Review of Behavioral Economics > Vol 11 > Issue 2

Towards a Liberal Behavioural Political Economy: The Constitutional Approach and the Role of Capable Agency

Malte Dold, Economics, Pomona College, USA, , Paul Lewis, Political Economy, King’s College London, UK,
Suggested Citation
Malte Dold and Paul Lewis (2024), "Towards a Liberal Behavioural Political Economy: The Constitutional Approach and the Role of Capable Agency", Review of Behavioral Economics: Vol. 11: No. 2, pp 183-209.

Publication Date: 08 May 2024
© 2024 M. Dold and P. Lewis
Behavioral economics,  Procedural rationality,  Bounded rationality,  Heuristics,  Political economy
JEL Codes: B41, D4, P46
Agencybehavioural public policybehavioural political economyself-determination theorypublic deliberationBloomington School


Open Access

This is published under the terms of CC BY-NC.

In this article:
The Meaning of Behavioural Economics: Implications for Institutional Analysis and Design 
Elaborating on Autonomy: Agency and Agentic Capabilities 
The Economic and Political Conditions for Individual Agency: Empirical Insights 


This paper discusses Shaun Hargreaves Heap’s (SHH) approach to behavioural political economy. It starts with a summary of SHH’s interpretations of core findings in behavioural economics and the implications he draws for institutional analysis and design. It moves on to his arguments advocating autonomy as a fundamental normative criterion for policymaking and also explains the concept of a ‘constitutional’ perspective on behavioural public policy. The paper then expands upon SHH’s arguments in two ways. First, it elaborates on the notion of agency that we think is implicit in SHH’s writings. In this context, the paper establishes connections between SHH’s framework and self-determination theory (SDT); it argues that SHH emphasises autonomy but pays insufficient attention to two other important dimensions of agency: competence and relatedness. Second, the paper explores the institutional implications of an agentic perspective for behavioural public policy by discussing the economic and political conditions conducive to fostering people’s agentic capabilities and sense of agency. Here, the paper expands on SHH’s framework by connecting it also with the Bloomington School of political economy and the empirical literature on public deliberation. Both explore the reflexive relationship between institutional structure and individuals’ agentic capabilities that is central to SHH’s framework. By developing SHH’s analysis in these directions, this paper aspires to provide a coherent and constructive engagement with his work, thus contributing to the ongoing discourse in the field of behavioural political economy as well as enhancing our understanding of the central roles of agency, agentic capabilities, and civic engagement in the realm of policy formulation and institutional design.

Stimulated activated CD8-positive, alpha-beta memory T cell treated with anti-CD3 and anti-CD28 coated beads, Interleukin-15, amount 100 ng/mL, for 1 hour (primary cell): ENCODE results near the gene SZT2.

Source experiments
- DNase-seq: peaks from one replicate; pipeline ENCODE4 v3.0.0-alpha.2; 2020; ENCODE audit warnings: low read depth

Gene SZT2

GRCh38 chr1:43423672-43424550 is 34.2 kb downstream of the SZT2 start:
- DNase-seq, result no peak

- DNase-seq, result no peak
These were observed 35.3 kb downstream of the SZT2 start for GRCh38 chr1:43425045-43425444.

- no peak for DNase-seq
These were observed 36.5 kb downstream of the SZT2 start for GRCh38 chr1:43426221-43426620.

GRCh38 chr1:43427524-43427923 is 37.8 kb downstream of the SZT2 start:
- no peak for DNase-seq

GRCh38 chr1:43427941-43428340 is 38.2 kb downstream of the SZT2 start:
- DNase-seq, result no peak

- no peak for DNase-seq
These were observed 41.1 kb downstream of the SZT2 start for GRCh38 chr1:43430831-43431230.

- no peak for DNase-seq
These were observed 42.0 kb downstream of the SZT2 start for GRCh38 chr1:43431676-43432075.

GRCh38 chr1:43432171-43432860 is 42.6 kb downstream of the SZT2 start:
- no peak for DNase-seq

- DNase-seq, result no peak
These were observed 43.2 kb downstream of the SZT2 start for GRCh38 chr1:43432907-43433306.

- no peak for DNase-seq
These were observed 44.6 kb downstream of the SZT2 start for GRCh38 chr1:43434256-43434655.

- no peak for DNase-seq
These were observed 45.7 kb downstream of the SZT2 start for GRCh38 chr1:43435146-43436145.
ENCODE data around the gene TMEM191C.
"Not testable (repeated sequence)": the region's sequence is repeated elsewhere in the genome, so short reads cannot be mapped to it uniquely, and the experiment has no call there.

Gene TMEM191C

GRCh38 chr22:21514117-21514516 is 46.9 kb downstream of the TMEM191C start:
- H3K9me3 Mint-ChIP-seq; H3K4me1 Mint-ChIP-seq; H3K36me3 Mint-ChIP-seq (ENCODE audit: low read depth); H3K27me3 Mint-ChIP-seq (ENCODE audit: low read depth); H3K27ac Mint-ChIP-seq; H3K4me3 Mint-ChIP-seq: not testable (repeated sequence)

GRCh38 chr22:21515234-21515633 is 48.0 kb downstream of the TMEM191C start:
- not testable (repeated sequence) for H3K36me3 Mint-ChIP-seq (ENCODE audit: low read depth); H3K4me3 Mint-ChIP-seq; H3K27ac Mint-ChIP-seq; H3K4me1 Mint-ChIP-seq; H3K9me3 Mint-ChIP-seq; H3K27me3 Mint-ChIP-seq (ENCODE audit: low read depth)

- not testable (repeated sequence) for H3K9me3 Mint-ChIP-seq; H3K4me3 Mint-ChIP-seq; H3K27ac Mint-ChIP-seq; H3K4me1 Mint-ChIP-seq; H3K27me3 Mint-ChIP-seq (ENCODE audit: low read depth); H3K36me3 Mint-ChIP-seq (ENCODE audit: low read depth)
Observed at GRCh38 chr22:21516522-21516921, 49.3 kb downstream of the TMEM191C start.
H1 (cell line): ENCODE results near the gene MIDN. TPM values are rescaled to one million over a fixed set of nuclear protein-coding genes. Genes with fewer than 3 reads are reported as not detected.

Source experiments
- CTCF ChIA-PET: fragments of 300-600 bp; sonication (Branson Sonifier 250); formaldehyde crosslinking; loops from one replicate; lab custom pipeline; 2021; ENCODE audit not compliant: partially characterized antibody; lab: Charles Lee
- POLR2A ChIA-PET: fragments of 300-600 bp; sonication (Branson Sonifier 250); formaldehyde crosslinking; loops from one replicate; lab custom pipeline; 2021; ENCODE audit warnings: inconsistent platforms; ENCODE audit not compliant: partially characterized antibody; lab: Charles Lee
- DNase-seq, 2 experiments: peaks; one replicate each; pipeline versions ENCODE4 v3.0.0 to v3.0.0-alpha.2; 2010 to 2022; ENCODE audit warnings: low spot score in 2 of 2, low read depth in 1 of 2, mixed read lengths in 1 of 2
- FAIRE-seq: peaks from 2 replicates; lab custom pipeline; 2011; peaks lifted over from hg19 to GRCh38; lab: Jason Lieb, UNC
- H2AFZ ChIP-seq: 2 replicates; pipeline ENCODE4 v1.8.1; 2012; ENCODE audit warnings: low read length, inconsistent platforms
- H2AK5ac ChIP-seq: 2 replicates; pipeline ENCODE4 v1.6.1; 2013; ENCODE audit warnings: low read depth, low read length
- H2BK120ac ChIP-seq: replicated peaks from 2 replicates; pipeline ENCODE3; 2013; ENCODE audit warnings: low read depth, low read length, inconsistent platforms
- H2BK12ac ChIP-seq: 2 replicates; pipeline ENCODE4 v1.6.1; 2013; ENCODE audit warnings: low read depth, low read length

Review of Behavioral Economics, Volume 11, Issue 2 Special Issue: The Contribution of Behavioral Insights to Political Economy: Articles Overiew
See the other articles that are part of this special issue.